Burr will be the top Republican in the Senate when it comes to education
Senator Richard Burr of North Carolina expects to be named Lamar Alexander’s successor as the Senate’s first Republican on the education committee, a source close to the senator’s thought said on Friday. On Friday, a press release from Patty Murray of Washington, the Democratic chair of the committee, also referred to Burr as the incoming rank member, or leader of the minority party on the panel.
Burr doesn’t have much experience with higher education issues, said lobbyists and lawyers, who said he probably wouldn’t have as much interest in these issues as Alexander, a former president. from the University of Tennessee who retired from the Senate earlier this year. year.
A spokeswoman for Burr said she had no immediate comment on her priorities for higher education.
As Inside higher education reported in NovemberBurr, according to research by Third Way, has only sponsored two higher education bills in recent years. In 2019, he and Tammy Baldwin, a Democratic senator from Wisconsin, co-sponsored a bill targeting crooks who obtain data from the Department of Education to automatically call student loan borrowers, falsely promising to eliminate their student debt. . The bill would have made it a federal crime to access the databases of the Department of Education in order to commit fraud or obtain a business advantage or private financial gain.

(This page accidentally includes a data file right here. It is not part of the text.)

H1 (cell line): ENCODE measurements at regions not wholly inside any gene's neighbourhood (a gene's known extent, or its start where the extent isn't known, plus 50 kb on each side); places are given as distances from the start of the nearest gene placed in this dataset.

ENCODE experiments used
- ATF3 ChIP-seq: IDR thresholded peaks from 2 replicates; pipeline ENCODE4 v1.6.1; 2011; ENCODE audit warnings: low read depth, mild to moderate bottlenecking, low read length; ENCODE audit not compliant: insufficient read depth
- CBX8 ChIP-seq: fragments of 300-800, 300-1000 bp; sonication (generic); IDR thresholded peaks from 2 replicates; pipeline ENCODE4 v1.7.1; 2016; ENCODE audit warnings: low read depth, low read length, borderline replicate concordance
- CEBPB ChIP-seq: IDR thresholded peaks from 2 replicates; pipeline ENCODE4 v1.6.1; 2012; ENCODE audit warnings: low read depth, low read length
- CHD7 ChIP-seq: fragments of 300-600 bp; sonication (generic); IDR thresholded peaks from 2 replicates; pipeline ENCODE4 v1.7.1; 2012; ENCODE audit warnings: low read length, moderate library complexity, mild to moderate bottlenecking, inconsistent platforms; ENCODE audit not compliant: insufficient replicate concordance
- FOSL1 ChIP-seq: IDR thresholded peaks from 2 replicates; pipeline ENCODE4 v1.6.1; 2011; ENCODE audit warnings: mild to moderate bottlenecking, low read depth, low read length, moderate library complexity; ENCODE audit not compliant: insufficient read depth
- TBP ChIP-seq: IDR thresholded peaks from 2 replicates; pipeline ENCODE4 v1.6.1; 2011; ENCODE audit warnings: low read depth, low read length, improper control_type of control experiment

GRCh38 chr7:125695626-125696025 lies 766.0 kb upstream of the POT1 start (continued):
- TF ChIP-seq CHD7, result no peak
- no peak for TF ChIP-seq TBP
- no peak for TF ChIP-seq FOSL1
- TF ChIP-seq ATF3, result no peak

Burr also co-sponsored a bill in 2019 with conservative Republican Senator Ted Cruz, of Texas, that would have created tax deductions for cash contributions to scholarship and workforce training organizations. .
When the National Collegiate Athletic Association decided last October to allow varsity athletes to enjoy their name, image and likeness, Burr, who played football at Wake Forest University in the 1970s, wrote in a Twitter post that he planned to propose a bill that would require athletes to pay taxes on the value of their scholarships.
“If college athletes want to make money from their likeness while in school, their scholarships should be treated as income,” Burr wrote.